An Email Exchange with “Publisher” Steven Jay Griffel

I was responding for a chance to talk about my writing, which I don’t often get to do, but I really should’ve checked out this guy’s website first. More fool me.

17 Nov 2016
by Gmail
from Steven Jay Griffel

Cantara Christopher,

Through Facebook I have learned a little about you and have read some of your writing, as posted on your website. [Me: What website? I don’t post my writing on a website.] Your writing is strong, clear, and interesting. [Me: Really, I should’ve asked him exactly what it was of mine he read.] Now that I have been named Publisher [sic] of a new literary imprint (a division of Stay Thirsty Publishing—a book-publishing [sic] company under the larger group of Stay Thirsty Media, which also owns Stay Thirsty Magazine), I have been contacting writers I know and admire. If you have an unpublished manuscript or are working on one—I might like to read it [sic].

Here is the Fall Issue of Stay Thirsty Magazine, an impressive collection of Pulitzer, Oscar, Grammy winners—and more [sic]. All writers published under my imprint are interviewed in this international magazine and given the opportunity to continue as contributing writers.

[Inserted: URL for Stay Thirsty Magazine]

If you’d like to know more, please contact me at:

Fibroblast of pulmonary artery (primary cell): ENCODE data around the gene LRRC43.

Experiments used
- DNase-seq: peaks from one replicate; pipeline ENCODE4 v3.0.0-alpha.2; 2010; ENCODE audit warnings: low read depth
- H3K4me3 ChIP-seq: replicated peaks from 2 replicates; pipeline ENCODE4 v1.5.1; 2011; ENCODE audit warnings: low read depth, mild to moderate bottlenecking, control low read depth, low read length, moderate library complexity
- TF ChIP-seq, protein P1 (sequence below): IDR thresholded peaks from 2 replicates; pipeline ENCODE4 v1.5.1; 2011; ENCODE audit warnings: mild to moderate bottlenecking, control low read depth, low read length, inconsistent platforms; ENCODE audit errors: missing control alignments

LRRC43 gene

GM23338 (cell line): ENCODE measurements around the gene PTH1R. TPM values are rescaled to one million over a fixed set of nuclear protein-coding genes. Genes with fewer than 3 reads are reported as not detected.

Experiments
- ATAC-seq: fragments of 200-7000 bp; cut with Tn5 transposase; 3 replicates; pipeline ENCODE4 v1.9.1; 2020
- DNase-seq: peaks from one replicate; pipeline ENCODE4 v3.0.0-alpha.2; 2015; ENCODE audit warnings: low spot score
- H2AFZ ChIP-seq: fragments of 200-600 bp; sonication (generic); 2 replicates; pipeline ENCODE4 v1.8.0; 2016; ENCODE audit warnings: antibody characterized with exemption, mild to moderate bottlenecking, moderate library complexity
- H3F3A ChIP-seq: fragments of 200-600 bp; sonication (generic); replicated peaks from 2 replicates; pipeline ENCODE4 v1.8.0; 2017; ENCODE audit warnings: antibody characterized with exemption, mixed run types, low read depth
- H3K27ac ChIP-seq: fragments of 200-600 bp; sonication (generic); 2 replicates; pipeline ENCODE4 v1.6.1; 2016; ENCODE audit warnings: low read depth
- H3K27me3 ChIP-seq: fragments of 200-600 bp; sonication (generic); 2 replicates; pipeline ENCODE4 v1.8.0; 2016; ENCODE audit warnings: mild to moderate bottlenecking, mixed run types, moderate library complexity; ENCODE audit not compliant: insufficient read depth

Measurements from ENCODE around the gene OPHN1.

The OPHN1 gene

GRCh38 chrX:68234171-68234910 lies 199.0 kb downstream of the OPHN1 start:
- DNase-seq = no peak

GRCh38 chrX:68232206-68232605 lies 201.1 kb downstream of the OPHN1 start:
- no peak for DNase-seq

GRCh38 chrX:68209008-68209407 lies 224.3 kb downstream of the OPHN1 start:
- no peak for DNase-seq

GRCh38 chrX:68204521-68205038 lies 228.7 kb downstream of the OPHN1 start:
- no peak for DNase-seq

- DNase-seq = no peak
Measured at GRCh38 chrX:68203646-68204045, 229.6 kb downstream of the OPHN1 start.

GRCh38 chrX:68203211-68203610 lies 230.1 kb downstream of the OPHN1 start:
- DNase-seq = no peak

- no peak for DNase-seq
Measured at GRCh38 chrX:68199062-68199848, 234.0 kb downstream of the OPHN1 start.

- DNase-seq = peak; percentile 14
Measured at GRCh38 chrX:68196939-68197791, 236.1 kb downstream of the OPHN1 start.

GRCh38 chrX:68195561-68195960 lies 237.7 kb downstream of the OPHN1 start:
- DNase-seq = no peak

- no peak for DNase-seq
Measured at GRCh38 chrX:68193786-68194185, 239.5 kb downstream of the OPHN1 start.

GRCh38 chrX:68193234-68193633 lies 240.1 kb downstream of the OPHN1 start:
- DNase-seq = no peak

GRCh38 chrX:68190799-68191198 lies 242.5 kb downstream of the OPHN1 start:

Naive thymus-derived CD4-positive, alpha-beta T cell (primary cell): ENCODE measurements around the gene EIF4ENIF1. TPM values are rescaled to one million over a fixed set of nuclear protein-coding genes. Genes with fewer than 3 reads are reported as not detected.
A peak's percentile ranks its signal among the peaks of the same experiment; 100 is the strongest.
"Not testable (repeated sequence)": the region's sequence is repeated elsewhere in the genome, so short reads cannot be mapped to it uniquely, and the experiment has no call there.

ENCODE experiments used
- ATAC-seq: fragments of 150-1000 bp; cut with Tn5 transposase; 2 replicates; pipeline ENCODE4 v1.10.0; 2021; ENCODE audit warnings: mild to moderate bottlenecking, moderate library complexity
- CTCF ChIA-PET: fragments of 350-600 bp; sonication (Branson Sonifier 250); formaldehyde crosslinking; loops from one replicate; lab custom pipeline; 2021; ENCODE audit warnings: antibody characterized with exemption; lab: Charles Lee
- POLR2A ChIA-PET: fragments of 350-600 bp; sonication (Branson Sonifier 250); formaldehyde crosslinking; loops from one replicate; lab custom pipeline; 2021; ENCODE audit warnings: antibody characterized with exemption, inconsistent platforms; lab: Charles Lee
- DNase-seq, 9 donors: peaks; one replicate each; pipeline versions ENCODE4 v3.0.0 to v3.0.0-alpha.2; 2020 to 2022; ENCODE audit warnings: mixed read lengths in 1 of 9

[Inserted: Email address]

Finally, I understand that you are having some current health issues—I wish you the best.

~Steven Jay

15 December
by FB Messenger
from Cantara Christopher


I see that your email was received on 17 Nov. Yes, I was in the hospital that day getting an MRI.

I am interested, but the only prose I’m working on now is a memoir about my experiences with the film director Rouben Mamoulian, which I think is going to be short, no more than 30,000 words. I do have that other book which is perpetually available in a self-styled ARC called A Poet from Hollywood, which is about my experiences publishing the poetry book of TV/film director Stephen Gyllenhaal (including my encounters with his wife Naomi Foner and their children, Jake and Maggie), which I’ve always thought would have a readership of no more than a handful of people. That one, I think, is 58,000 words.

Also, I’ve started notes for another long essay—right now I’m projecting about 20-25,000 words—called At Home with the Brontes, which should coincide nicely with their centenary, which is a big deal in the UK. I know everyone does the Bronte but of all my projects this might be the most publishable. It’s just my observations from 42 years of being a fan of all the Bronte writers—Emily, Charlotte, and Anne—and how their value, especially Anne’s, has been misunderstood for years. However, I started writing it in an informal style (as a letter to my son trying to persuade him to actually, you know, just watch the film Jane Eyre directed by Cary Fukanaga) and I’m not in the mood to “academicize” it.